To tender or not to tender, that’s the next question for the front office.
Tuesday (11:00pm CST) is the deadline to tender contracts to players for the 2015 season. The Cubs have 10 players on the roster that are arbitration eligible for next year and 22 players with 0-3 years (automatic renewals) of service time the front office must decide whether or not to offer contracts to for next season. Players not tendered contracts become free agents.
The deadline to exchange salary arbitration figures is Jan. 16 and teams can avoid the arbitration process at any point until the hearing begins. Arbitration hearings are scheduled in February (Feb. 1-21).
Travis Wood has been mentioned as a non-tender candidate and it’s really difficult to see the Cubs not offering a 27-year old (turns 28 in February) lefty a contract. John Baker is the other non-tender candidate currently on the Cubs 40-man roster.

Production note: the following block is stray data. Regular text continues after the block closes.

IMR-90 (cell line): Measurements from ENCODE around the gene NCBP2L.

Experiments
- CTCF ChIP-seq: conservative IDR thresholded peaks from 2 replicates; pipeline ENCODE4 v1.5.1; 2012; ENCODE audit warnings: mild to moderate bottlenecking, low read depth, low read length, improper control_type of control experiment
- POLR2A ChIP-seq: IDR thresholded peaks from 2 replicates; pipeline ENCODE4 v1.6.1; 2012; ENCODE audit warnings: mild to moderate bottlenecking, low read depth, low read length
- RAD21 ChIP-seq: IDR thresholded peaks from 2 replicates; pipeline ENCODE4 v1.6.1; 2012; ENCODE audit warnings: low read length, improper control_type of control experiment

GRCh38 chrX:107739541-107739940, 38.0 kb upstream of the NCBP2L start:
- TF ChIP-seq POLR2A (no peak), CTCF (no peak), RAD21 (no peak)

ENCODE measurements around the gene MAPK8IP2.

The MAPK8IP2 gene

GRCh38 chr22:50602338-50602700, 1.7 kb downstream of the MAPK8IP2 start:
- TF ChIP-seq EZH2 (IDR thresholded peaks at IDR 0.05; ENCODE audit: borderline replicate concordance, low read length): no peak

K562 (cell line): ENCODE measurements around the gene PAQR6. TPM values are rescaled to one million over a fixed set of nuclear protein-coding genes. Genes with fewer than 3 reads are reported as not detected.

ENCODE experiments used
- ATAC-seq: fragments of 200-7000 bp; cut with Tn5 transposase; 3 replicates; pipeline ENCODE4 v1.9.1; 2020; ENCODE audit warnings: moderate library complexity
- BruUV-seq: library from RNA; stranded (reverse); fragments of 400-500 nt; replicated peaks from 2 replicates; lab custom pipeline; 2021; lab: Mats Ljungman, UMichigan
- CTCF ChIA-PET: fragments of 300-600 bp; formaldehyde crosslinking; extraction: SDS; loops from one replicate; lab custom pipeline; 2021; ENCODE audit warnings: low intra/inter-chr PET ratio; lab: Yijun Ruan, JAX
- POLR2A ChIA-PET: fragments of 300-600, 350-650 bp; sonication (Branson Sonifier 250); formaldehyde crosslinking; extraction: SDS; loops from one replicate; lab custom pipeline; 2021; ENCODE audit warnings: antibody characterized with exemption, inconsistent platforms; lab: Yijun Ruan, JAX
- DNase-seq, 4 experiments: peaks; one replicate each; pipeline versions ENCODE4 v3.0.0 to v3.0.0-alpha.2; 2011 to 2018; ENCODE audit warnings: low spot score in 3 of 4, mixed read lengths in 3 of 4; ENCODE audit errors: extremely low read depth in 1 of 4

Jake Arrieta is arbitration eligible for the first time after a breakout year. Arrieta was 10-5 in 25 starts with a 2.53 ERA, 0.99 WHIP and 2.26 FIP. Arrieta struck out 167 batters with only 41 walks in 156 2/3 innings. Arrieta emerged as the No. 1 starter on the Cubs’ staff and should receive a hefty pay increase to avoid arbitration.
The Cubs paid Arrieta $544,500 last year and he is looking at a similar one-year contract that Travis Wood received last winter. Wood jumped from $527,000 to $3.9 million and Arrieta should be in the $3.9-4.2 million range for the 2015 season.
There were reports toward the end of the season Arrieta was interested in signing a long-term deal with the Cubs, and the front office could still explore an extension with Arrieta. But it is unlikely Jake Arrieta would sign an extension coming off a career-year and being represented by Scott Boras.